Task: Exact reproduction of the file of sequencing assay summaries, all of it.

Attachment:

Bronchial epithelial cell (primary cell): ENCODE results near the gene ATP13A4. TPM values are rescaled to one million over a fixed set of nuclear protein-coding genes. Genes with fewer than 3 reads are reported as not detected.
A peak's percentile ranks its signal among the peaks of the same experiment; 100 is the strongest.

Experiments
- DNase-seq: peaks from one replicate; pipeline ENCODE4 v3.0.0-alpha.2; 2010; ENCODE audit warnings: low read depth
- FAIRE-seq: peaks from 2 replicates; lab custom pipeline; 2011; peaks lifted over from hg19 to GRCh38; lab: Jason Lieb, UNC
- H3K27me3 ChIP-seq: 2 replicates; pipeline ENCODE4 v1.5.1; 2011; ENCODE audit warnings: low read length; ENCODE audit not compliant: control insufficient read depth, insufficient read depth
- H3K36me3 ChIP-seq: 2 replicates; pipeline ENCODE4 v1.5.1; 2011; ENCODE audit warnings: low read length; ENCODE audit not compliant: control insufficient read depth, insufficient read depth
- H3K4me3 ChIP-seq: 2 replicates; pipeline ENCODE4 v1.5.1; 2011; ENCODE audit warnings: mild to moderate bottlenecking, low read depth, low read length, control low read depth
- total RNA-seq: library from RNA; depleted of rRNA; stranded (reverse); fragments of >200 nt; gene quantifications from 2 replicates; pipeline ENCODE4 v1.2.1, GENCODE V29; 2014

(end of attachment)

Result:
Bronchial epithelial cell (primary cell): ENCODE results near the gene ATP13A4. TPM values are rescaled to one million over a fixed set of nuclear protein-coding genes. Genes with fewer than 3 reads are reported as not detected.
A peak's percentile ranks its signal among the peaks of the same experiment; 100 is the strongest.

Experiments
- DNase-seq: peaks from one replicate; pipeline ENCODE4 v3.0.0-alpha.2; 2010; ENCODE audit warnings: low read depth
- FAIRE-seq: peaks from 2 replicates; lab custom pipeline; 2011; peaks lifted over from hg19 to GRCh38; lab: Jason Lieb, UNC
- H3K27me3 ChIP-seq: 2 replicates; pipeline ENCODE4 v1.5.1; 2011; ENCODE audit warnings: low read length; ENCODE audit not compliant: control insufficient read depth, insufficient read depth
- H3K36me3 ChIP-seq: 2 replicates; pipeline ENCODE4 v1.5.1; 2011; ENCODE audit warnings: low read length; ENCODE audit not compliant: control insufficient read depth, insufficient read depth
- H3K4me3 ChIP-seq: 2 replicates; pipeline ENCODE4 v1.5.1; 2011; ENCODE audit warnings: mild to moderate bottlenecking, low read depth, low read length, control low read depth
- total RNA-seq: library from RNA; depleted of rRNA; stranded (reverse); fragments of >200 nt; gene quantifications from 2 replicates; pipeline ENCODE4 v1.2.1, GENCODE V29; 2014